Friday, December 27, 2013

Wrong Labels, Right Attitudes

A co-worker and I were lamenting some of our mutual observations from work. She asked me to “write a blog post about that, please." So, I did and hopefully you will enjoy it.

Everywhere I look there are caution labels. I am sure a quick search with Google will net a myriad of examples of labels that border on the ridiculous, such as: Caution, Knife may be Sharp; Blow Torch May Burn; or Dynamite may Explode if Fuse is Lit.

I think the biggest danger is from labels themselves. We live in a great big messy world and we like to make sense and order out of the chaos we see. Thus, we label what we see. Unfortunately, labels convey attitudes that vary widely. A wonderful lady I work with gave me a small tin of homemade Italian cookies for a present. I brought them home and the entire family enjoyed them. Almost. For Middlest, the label of ‘cookie’ meant sweet and gooey and probably chocolaty. She tried one of the cookies eagerly and immediately expressed her distaste. Like a good Italian, she threw her hands in the air, gesturing eloquently as she exclaimed, “That was not a cookie! That was....FIG PASTE!” Apparently the Italian in her extends to hand gestures and not to cookies.

My full time job is full of labels. I work with people who score lower than you or I might on some test of intelligence. Years ago, the label affixed to these people was mentally deficient, then mentally retarded, and now, people with mental challenges, consumers of services, or residents.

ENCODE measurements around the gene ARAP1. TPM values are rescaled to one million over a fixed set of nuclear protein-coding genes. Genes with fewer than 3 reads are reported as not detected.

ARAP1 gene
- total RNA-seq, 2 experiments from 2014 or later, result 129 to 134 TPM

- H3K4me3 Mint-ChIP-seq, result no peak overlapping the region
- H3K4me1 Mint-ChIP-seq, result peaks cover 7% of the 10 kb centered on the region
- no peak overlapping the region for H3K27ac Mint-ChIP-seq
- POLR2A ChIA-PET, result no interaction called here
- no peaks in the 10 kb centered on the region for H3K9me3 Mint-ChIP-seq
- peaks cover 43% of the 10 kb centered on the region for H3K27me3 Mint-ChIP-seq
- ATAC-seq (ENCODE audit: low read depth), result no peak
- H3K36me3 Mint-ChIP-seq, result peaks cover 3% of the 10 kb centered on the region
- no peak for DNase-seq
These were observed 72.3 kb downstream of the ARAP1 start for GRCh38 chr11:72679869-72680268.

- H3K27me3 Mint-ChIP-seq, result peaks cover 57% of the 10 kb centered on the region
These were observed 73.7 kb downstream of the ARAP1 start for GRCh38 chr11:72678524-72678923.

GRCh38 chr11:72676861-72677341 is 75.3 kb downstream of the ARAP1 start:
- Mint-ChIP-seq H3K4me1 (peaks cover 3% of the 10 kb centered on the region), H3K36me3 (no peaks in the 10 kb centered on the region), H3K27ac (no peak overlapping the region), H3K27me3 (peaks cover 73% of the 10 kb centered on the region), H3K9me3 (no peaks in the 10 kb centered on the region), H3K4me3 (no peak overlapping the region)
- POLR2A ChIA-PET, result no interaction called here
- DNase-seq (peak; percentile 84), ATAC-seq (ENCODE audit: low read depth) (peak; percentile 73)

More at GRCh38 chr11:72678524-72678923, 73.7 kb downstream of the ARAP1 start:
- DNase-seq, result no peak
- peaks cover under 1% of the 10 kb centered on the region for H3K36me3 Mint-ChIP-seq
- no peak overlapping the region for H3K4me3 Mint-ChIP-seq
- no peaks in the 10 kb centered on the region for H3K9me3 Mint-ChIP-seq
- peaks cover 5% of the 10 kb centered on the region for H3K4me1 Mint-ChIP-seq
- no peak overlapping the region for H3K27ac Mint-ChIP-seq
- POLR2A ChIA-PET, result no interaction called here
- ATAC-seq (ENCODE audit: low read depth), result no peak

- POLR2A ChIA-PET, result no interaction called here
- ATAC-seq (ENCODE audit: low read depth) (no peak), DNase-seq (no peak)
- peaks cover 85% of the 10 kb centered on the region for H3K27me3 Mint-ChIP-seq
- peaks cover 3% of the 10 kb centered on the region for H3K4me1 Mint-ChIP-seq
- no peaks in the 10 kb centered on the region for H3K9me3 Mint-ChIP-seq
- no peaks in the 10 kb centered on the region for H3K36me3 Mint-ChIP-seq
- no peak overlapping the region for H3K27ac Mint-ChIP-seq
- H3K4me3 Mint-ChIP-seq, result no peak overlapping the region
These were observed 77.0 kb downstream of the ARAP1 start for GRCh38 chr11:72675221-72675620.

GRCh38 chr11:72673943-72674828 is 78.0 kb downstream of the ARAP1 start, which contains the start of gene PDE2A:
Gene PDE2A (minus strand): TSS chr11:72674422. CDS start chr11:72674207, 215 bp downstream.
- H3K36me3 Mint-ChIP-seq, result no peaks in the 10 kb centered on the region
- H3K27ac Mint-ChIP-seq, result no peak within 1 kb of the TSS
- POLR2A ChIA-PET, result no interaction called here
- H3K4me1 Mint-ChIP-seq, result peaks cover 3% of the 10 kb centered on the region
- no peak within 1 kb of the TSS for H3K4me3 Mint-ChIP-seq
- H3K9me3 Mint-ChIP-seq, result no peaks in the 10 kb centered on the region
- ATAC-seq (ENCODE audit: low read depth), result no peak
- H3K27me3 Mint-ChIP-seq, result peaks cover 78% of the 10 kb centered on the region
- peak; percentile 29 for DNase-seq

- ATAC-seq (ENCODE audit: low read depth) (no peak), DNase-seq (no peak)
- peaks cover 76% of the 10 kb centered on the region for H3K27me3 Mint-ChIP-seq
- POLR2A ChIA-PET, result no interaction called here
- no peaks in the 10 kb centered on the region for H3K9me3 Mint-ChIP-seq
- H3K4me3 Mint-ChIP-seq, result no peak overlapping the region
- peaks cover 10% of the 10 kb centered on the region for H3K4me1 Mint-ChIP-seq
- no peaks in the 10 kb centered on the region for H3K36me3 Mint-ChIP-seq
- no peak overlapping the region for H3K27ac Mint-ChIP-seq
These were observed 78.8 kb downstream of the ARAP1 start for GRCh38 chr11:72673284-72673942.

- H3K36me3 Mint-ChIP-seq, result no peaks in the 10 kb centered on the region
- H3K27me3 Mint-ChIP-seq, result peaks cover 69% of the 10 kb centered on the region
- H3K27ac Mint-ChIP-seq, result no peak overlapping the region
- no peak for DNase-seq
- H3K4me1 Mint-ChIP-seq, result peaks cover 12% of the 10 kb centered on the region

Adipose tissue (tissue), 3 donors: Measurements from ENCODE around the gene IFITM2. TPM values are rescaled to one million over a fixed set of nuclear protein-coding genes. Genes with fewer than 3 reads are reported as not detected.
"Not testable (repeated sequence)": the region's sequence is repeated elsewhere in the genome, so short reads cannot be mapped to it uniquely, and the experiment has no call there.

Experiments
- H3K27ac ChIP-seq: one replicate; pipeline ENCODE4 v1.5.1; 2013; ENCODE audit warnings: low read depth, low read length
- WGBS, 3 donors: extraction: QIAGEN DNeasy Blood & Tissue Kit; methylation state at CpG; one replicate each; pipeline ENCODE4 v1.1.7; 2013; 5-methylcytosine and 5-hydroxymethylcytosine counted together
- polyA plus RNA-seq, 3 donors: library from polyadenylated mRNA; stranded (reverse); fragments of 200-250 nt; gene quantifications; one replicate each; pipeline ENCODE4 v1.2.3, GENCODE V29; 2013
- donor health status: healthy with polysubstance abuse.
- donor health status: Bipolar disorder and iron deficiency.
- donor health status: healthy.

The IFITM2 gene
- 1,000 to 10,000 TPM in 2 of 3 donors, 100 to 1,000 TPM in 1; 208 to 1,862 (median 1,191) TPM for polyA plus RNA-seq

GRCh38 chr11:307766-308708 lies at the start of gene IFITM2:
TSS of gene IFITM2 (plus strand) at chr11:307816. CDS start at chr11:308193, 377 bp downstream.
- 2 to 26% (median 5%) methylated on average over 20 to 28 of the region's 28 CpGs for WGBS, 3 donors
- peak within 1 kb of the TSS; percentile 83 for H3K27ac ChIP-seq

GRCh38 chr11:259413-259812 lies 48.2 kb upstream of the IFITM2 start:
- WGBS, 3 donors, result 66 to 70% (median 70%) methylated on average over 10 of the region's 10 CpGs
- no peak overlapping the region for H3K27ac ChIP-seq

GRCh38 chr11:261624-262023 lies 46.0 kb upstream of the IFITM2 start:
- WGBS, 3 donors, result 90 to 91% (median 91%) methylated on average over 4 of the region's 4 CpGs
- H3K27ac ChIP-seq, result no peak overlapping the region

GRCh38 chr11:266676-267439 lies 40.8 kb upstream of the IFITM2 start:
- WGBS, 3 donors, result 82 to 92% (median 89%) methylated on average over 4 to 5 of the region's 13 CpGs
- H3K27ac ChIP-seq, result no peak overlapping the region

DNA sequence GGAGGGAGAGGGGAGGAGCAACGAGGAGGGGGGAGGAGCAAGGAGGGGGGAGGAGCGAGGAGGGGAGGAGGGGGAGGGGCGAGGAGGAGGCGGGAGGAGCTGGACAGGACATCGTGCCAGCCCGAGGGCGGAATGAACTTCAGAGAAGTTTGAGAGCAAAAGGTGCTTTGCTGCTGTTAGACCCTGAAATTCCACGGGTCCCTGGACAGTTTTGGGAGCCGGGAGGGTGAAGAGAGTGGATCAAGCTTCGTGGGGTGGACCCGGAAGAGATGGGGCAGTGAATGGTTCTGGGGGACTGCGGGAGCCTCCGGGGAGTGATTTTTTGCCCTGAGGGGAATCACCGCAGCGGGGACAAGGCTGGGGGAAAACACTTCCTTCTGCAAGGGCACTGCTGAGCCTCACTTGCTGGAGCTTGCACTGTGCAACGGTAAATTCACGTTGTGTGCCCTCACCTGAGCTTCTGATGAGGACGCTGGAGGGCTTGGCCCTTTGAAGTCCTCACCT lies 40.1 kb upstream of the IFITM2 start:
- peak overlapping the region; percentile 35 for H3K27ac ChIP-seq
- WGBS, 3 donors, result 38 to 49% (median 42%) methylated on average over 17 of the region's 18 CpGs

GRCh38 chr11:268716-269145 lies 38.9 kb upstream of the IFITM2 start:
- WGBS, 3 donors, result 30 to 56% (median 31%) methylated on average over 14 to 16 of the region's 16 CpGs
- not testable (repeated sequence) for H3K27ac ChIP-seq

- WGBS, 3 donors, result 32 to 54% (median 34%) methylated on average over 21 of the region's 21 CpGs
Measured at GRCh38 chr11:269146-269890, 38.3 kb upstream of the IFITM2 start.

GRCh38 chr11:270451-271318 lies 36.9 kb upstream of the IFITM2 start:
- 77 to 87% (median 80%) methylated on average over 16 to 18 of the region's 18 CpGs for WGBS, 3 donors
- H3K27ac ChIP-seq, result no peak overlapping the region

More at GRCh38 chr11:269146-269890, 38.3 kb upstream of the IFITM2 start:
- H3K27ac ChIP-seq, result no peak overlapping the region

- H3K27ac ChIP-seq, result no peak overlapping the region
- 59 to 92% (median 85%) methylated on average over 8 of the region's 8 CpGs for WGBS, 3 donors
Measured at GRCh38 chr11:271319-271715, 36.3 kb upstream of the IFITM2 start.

Twenty-five years ago, when I started working in the field, we had training classes to take, like First Aid, CPR, and Behavior Modification and Control. At that time the Government body that regulated, and funded, the agency, had a history of label changing in order to make peoples lives better.  I would tell you the name of the governing body, but they have changed it so many times, no one is sure what the name really is. In that they couldn’t change the names of First Aid and CPR, they changed Behavior Modification and Control to Strategies for Crisis Intervention and Prevention.

Along with the label change, there came a bunch more rules and regulations. The agency I work for, not to be outdone by the state of New York, added their own policies and procedures. Not to be outdone by administrators, the behavior specialists (these are people who specialize in having behaviors) also enacted new guidelines.

One of these new regulations by the State of New York, was that all employees of agencies like the one where I work, had to take a class called “Positive Approaches”, the basic theme of which is, find the most positive ways to help a person become independent and as productive as possible.

Some time ago, an administrator heard some interactions between staff and residents at a house I was working at once and didn’t like what she heard. The next staff meeting she visited and said, “You cannot use the word ‘no’ when talking to the residents.”

I questioned her to make sure I really heard what she said. “You are saying that, 'No, we can no longer say 'no’ to the residents?”

“That is what I am saying,” she replied.

This lack of insight and concentration on eliminating restrictions misses the point entirely. Rather than concentrating on what restricts people, we should be concentrating on what makes them free and independent.

When we concentrate on labels and restrictions, we get it all wrong.

Consider my friend who had the attitude right, but the labels wrong.

I picked this gentleman up from a visit with his parents that had lasted a few days. He was so excited when he saw me, he couldn’t sit still. He sat in the back of the van, yelling and pounding his fist on the ceiling of the van.

He yelled my name, “ROB! ROB!”

When I asked him what he wanted, he replied, “Rob, I love you, you bitch you bastard.”

Sense of duty pulled me to correct his labels, but my heart rejoiced in his attitude, because even though the labels were wrong, the attitude was right.

At least I hope so.

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